February, 2009 Archive

The Culture of Sustainability (2)

Thursday, February 5th, 2009

An Address to Focus the Nation II Cal Poly
February 5 2009

The words of Bob Dylan’s 1964 anthem, “The Times They Are A Changin’” have never rung truer than during the last few years of apocalyptic uncertainty, threat, and promise. It’s been a period of sudden collapse–from the Twin Towers and the Global financial system to species diversity and climate stability–and of miraculous growth—from the Internet and biological research to community organizations and acceptance of diversity.

Change, when you’re in the middle of it, is mysterious, lacking adequate name or narrative. The package isn’t labeled, the story is still unfolding. In the sixties, before the words “hippy,” and “counterculture” were coined, we referred to our transformations of consciousness simply as “the Movement.” The positive change going on today remains unnamed. In his latest book, Blessed Unrest, Paul Hawken calls it “the largest social movement in all of human history.” He claims “noone saw it coming.”

But Hawken is one of the visionaries who have seen what’s coming and have provided it with various names and stories. His earlier books, The Ecology of Commerce, and Natural Capitalism, envisioned the present as one of “Restorative Economy” and “A Second Industrial Revolution.” E. J. Dionne calls it “The Revival of Civil Society,” Thomas Berry, “The Great Work,” David Korten, “The Great Turning.” I’m calling it the Sustainability movement.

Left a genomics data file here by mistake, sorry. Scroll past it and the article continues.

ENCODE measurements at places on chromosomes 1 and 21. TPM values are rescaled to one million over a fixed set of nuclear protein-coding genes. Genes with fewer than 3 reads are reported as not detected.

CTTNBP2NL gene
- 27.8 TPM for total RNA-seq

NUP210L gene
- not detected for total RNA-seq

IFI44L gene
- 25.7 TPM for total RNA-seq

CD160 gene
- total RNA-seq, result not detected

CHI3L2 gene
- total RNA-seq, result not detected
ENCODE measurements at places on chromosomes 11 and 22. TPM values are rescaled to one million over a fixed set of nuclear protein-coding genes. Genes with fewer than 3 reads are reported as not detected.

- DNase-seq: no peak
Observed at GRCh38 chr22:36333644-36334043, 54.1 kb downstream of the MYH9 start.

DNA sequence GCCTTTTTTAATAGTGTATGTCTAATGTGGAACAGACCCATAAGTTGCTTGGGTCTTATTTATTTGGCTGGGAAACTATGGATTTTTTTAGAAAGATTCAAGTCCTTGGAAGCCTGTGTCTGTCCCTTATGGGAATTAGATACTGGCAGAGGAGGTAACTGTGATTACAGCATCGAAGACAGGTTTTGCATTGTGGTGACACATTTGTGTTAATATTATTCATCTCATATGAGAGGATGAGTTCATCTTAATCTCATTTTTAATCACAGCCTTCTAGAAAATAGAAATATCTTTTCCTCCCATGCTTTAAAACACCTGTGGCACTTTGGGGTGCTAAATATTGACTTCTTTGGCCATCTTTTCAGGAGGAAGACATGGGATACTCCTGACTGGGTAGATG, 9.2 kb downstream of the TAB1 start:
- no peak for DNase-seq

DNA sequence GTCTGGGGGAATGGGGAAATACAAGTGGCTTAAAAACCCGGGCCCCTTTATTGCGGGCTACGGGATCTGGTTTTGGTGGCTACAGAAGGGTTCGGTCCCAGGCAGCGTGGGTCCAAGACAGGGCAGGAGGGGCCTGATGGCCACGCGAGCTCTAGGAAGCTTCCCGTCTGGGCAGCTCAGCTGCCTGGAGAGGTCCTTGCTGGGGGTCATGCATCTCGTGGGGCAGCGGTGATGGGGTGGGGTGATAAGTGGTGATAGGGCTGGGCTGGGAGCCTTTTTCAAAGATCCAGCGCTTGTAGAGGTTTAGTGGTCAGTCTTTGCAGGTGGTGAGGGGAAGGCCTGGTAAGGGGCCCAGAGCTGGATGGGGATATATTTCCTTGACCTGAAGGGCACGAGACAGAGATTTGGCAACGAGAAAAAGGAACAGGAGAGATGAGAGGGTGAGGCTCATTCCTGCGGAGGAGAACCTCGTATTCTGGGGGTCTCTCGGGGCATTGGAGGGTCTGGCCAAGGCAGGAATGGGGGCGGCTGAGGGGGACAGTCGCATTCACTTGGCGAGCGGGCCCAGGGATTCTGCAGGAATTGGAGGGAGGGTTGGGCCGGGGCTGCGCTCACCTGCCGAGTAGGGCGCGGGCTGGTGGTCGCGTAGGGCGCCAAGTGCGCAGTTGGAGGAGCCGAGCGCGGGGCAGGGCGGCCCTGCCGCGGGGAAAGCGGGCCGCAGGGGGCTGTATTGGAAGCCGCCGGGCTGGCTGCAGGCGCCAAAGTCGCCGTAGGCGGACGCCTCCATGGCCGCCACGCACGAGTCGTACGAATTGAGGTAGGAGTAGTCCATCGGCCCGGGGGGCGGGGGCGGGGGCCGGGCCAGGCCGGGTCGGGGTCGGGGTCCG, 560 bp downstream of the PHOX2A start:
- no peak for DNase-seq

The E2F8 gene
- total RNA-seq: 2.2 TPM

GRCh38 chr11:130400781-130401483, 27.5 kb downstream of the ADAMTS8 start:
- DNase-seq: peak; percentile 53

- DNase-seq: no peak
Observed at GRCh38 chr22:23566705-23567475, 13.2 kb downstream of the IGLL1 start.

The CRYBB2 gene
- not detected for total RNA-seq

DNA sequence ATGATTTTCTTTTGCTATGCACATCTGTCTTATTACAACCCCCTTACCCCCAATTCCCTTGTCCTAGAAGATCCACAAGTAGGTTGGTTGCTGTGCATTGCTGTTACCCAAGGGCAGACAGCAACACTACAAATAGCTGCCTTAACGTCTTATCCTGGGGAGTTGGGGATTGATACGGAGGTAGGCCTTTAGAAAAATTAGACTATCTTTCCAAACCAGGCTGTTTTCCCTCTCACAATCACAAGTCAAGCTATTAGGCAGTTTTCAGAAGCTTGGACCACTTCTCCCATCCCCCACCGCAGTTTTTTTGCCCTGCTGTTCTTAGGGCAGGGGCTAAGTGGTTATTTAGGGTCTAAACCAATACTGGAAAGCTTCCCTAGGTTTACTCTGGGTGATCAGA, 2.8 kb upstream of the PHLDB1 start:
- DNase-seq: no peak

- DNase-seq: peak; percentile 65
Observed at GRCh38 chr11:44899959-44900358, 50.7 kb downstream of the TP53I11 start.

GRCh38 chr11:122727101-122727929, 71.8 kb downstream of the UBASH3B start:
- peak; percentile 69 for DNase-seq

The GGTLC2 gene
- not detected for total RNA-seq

One way to make sense of this movement is to place it in historical context.  As I look back at my own story, I remember childhood in the nineteen forties and fifties governed by postwar, coldwar, economic expansion, consumerism, suburbanization, homogenizing TV, and patriarchy. The sixties and seventies rejected all that in favor of peace, community living, spirituality and ecology. The eighties and nineties reacted again, privileging individualism, greed, branding and technology over nature. The new millennium took those tendencies to an extreme and then reversed direction toward where we are now.

Such a pattern of oscillations was characterized by Friedrich Hegel as thesis-antithesis-synthesis. He believed history was driven by the progress of the collective spirit of humanity expressed in science, art, and philosophy. Changes in ideas were then manifested as material progress in technology, economics and politics. Karl Marx famously turned the pattern on its head, claiming that economic arrangements, particularly the flow of financial capital, provided the base that determined the rest, which he called superstructure.

This dialectical pattern can apply today. The movement we call Sustainability seems to synthesize the sometimes unrealistic idealism of the sixties and seventies with the shrewd yet often short-sighted materialism that followed. Sustainability is grounded in science and deals with resources, technology and business, but it’s also grounded in consciousness and deals with morality, aesthetics, and religion. Its trinity of values—Environment, Equity, Economy—can be emblematized not as base and superstructure, but rather as a triangular recycling moebius.

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